Reviews tagging 'Bullying'

Never Let Me Go by Kazuo Ishiguro

59 reviews

mlewis's review against another edition

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dark emotional reflective sad medium-paced
  • Plot- or character-driven? A mix
  • Strong character development? Yes
  • Loveable characters? Yes
  • Diverse cast of characters? No
  • Flaws of characters a main focus? Yes

4.0


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notthatcosta's review against another edition

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challenging dark emotional mysterious reflective sad tense fast-paced
  • Plot- or character-driven? A mix
  • Strong character development? Yes
  • Loveable characters? Yes
  • Diverse cast of characters? No
  • Flaws of characters a main focus? No

5.0

This is only my second Ishiguro after Klara and the Sun, but I was shocked that this had somehow managed to be even darker and more visceral. Despite it being achingly sad, there's a touching beauty to the melancholy - there's a grace and dignity to Kathy as a protagonist that is really moving.

There is so much about the world this is set in that remains unsaid, which is the most disturbing aspect of it. There's a reverberating, dull dread that gets more and more intense as more is revealed. And yet, once the pieces come together, there's a strange beauty beneath it all. 

It is this conflicting tone that makes it such a beguiling read, even by dystopian standards. I'm thrilled to know there is a film adaptation, and if it's even a bit of the level of the book, I'll be in for a treat. 

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marissasa's review against another edition

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dark mysterious sad medium-paced
  • Plot- or character-driven? Character
  • Strong character development? Yes
  • Loveable characters? No
  • Diverse cast of characters? No
  • Flaws of characters a main focus? Yes

2.5

This book has a very interesting premise, especially with the idea of human clones being raised solely to become organ donors or caregivers for other donors. However, the nonlinear storytelling jumping back and forth between present day and past memories of the main trio made it hard to follow the narrative. I didn't connect with any of the characters as much as I wanted to, which is ironic because the whole message of the story is showing the humanity and life within these humans who were othered and seen as a lower class because of their status as clones for donations. I also disliked the ending where the entire reasoning behind Hailsham was just explained to them by one of the teachers as it felt like an easy choice without the same emotional weight it could've had if they had found out on their own somehow instead of being told it.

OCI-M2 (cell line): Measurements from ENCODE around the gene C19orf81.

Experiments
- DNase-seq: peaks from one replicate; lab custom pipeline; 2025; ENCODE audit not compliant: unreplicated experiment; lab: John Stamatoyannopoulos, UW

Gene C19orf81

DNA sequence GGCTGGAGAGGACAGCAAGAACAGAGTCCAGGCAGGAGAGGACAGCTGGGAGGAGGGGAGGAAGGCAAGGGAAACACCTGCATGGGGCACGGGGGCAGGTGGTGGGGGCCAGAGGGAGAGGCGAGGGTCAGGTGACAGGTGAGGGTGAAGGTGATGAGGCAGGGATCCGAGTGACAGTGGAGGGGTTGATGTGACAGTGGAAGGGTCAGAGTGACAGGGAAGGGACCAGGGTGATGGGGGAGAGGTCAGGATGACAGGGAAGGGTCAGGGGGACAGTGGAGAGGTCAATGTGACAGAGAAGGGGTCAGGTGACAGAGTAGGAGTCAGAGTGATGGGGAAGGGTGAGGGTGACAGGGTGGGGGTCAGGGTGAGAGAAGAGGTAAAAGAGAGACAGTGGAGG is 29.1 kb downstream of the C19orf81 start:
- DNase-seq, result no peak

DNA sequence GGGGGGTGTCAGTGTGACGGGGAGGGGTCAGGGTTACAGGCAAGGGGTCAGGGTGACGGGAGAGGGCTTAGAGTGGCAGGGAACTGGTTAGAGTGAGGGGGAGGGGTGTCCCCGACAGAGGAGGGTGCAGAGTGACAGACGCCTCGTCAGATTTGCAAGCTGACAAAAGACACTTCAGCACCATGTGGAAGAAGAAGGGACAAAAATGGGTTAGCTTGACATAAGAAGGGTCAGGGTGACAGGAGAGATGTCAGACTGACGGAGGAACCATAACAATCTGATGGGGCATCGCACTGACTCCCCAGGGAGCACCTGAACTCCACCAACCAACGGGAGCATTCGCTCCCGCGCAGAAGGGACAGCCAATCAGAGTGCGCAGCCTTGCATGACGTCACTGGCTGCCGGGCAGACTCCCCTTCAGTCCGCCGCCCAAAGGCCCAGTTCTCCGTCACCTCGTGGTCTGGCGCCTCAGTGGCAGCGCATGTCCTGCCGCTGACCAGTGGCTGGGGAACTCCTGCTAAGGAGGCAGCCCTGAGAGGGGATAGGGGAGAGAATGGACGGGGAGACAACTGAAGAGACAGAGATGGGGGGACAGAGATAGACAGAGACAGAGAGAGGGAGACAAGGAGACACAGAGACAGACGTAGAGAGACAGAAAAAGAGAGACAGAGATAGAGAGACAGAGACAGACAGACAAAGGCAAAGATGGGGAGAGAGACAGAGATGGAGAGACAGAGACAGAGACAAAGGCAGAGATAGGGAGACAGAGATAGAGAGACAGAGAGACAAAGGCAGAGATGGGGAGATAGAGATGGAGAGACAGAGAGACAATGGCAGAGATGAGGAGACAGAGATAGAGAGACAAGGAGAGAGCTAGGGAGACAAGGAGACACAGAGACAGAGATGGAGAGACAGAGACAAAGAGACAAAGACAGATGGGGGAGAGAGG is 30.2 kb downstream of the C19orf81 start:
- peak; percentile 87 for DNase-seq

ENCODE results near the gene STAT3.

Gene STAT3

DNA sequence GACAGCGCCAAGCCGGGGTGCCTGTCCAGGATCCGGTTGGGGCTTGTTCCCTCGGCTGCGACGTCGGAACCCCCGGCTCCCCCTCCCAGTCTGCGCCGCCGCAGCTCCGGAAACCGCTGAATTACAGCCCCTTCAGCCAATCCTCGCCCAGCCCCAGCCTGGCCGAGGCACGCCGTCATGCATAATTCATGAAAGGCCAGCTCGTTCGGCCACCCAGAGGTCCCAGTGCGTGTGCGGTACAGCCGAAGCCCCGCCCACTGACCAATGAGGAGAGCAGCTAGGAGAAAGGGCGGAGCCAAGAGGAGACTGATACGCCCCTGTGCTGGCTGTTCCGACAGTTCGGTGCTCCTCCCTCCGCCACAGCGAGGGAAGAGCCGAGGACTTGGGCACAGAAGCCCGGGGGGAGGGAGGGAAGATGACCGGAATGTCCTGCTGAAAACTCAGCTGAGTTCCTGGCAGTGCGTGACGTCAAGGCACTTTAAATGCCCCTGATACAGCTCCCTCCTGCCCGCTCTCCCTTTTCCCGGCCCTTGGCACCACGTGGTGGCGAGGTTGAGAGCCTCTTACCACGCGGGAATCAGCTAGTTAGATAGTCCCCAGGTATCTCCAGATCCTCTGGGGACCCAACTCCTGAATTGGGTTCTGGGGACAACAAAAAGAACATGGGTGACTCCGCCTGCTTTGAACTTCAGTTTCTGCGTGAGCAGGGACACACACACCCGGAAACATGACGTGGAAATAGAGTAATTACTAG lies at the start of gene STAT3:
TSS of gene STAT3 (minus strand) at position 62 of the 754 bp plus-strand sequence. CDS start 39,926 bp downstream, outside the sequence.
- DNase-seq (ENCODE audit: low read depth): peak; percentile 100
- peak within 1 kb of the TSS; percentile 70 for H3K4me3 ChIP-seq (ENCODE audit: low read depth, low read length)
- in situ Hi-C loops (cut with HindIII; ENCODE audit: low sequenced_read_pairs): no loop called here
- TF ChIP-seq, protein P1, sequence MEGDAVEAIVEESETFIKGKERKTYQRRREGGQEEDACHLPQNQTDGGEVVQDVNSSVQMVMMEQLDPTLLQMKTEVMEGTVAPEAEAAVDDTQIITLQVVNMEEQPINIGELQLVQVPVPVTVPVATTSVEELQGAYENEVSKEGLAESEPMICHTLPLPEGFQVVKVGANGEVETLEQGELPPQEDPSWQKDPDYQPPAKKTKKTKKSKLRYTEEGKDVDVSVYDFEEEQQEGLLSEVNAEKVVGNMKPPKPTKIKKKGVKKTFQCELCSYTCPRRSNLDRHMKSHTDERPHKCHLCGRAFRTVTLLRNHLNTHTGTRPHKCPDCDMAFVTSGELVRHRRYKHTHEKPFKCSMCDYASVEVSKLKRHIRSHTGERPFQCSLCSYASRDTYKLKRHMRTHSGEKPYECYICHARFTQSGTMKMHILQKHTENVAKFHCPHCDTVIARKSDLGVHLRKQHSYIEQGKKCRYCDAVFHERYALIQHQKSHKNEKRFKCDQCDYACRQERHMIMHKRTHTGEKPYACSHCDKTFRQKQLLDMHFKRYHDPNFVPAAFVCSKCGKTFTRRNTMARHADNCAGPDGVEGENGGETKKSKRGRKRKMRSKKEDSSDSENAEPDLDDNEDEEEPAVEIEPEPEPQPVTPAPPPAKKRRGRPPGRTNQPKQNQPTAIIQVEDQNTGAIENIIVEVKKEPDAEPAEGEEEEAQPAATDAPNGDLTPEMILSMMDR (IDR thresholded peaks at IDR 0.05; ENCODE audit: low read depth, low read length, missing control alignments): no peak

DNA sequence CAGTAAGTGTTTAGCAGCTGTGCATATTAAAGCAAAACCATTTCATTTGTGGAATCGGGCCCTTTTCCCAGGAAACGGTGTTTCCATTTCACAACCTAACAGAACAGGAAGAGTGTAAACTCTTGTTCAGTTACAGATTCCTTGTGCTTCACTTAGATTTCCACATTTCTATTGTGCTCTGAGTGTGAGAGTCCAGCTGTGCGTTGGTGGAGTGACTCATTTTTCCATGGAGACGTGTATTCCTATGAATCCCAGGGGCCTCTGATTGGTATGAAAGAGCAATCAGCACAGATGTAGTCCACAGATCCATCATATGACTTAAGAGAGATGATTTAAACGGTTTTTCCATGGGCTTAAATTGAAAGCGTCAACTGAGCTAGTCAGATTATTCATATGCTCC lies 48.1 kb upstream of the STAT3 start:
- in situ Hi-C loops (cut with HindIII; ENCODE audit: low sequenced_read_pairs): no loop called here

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seapotatohowisitalrtaken's review against another edition

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dark emotional reflective sad medium-paced
  • Plot- or character-driven? A mix
  • Strong character development? Yes
  • Loveable characters? Yes
  • Diverse cast of characters? No
  • Flaws of characters a main focus? Yes

3.75


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gia0203's review against another edition

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dark emotional reflective slow-paced

2.0

This was really sad. You really follow along with the characters on their journeys. At first they’re just living their almost normal school life, and  they are just so innocent. By the end they know so much yet they still have that innocence about them. 

The writing style got tiring after a while. There were so many “and that was when” “and this is why”, it started to feel unnatural and it really started to take me out of the book. I also didn’t enjoy that conversation near the end that revealed a lot of plot points - after such a slow pace throughout the book, it just felt rushed and wrong. 
 
Despite the fact we were constantly in these characters heads, I struggled to connect with them. There was a lot of repetition in their conversations and interactions. I didn’t particularly mind what happened to them. Again, this was in part due to the rushed ending. It was a very “show not tell” style, where I was Told about intimate conversations or important moments, but they never actually happened in the book. Some of the most significant moments in this book are described in a single paragraph.